Why do miracles 'confirm' God's word if they are not needed to arrive at faith? When considering how difficult it would be for a person without God's power to arrest the attention of a large body of people and introduce to them a whole new practice of worship and doctrine, we can see the miracles under Moses and Christ made this possible. Even Pharaoh had to stop and give attention to Moses and question his own beliefs and decisions. Also in the life of Christ, his popularity helped spread his fame. Miracles simply overwhelm human opposition so that even those who hate God and who would never believe, are yet arrested, even if for a moment to allow God's changing of the course of history and establishing of his kingdom as he sees fit.

Seventh, overwhelming miracles like under Moses or during the time of Christ were never meant to be God's regular mode of operation, otherwise they would be, for God is omnipotent and could do it as easily today and he once did before. To say that the people in those generations were more deserving of miracles due to their faith would be to conclude the most carnal opinion possible. These generations who were greatly favored by these miracles were also generations of the greatest wickedness. Those under Moses were destroyed in the desert as utter apostates and that generation under Christ killed the Holy One of God.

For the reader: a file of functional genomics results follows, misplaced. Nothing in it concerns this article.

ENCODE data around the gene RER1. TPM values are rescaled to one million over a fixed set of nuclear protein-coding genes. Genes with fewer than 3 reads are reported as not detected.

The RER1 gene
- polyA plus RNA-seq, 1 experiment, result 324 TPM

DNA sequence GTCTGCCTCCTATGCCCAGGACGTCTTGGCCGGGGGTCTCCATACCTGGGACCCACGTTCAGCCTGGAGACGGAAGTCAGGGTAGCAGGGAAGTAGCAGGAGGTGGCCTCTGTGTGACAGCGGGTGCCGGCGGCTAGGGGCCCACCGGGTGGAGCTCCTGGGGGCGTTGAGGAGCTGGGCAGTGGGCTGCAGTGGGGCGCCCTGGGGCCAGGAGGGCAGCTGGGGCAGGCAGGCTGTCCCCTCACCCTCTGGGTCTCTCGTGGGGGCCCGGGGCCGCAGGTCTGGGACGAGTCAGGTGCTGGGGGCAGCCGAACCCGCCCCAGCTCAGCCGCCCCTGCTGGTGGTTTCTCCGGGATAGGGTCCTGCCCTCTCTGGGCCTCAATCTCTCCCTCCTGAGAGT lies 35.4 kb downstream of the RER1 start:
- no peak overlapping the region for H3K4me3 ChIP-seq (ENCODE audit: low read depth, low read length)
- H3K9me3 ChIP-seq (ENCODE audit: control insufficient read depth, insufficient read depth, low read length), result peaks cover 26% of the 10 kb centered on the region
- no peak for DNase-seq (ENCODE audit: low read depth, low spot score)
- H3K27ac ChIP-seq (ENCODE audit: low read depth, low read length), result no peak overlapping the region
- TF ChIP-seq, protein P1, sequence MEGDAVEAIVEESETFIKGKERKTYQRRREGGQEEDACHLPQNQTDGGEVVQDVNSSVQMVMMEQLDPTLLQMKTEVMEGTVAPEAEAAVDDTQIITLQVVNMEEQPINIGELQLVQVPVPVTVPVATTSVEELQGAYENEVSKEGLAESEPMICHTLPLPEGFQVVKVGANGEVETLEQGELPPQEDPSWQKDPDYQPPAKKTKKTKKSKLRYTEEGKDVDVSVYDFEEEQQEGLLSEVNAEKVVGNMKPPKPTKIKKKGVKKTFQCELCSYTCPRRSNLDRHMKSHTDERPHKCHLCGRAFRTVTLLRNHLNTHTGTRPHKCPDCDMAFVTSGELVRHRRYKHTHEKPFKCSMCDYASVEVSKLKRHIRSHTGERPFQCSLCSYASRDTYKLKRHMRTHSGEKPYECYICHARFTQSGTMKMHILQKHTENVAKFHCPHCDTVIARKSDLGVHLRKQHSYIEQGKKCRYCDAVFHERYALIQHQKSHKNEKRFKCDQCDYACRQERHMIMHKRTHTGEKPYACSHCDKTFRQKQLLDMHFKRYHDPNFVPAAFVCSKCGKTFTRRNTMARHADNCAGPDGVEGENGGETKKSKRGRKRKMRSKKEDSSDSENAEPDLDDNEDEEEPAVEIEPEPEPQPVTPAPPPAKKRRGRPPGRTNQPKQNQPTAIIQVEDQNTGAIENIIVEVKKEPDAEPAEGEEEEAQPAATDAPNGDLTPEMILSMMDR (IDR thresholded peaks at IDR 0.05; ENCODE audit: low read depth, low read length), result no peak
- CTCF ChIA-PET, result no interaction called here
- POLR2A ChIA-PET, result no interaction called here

Note: In firmly arguing these common sense observations I am not implying that all external extraordinary miracles have forever ceased, only that if they did, it would not matter in terms of our faith and eternal salvation. I am also saying that it is not reasonable to demand them from those who we think have great faith or gifts of the Spirit, or claim to.

  • as a matter of fact miracles do not cause people to believe in God permanently (eg. Pharaoh) -- I don't think Pharaoh would have ever denied Yahweh's existence, he was simply defiant to him. It was (if the 10 plagues were real) utterly obvious that Moses' God was real. These generations who were greatly favored by these miracles -- yes indeed! Such is my disappointment... I appreciate the points in your answer though. I just emphasize here the difference between acknowledgement of existence and obedience. – khaverim May 2 '14 at 19:45

Because my answer was already turning into an epistle, I will restrict myself to only answering the title question. I am answering from a Charismatic Christian perspective:

Where have all the miracles gone?

Contrary to the premise of your question, there are more miracles occurring in the world today than at any other time in history: The blind see, the deaf hear, the lame walk and the dead are raised - stop your doubting and believe!

At the same time however, and in complete accord with the spirit of your question, there is a seemingly paradoxical hardening in the hearts of men that they willfully ignore the many evidences of God's grace at work if only they would seek for them. This is all according to the scriptures:

The latter glory of this house shall be greater than the former... (Haggai 2:9a ESV)

Truly, truly, I say to you, whoever believes in me will also do the works that I do; and greater works than these will he do, because I am going to the Father. (John 14:12 ESV)

And these signs will accompany those who believe: in my name they will cast out demons; they will speak in new tongues; they will pick up serpents with their hands; and if they drink any deadly poison, it will not hurt them; they will lay their hands on the sick, and they will recover. (Mark 16:17-18 ESV)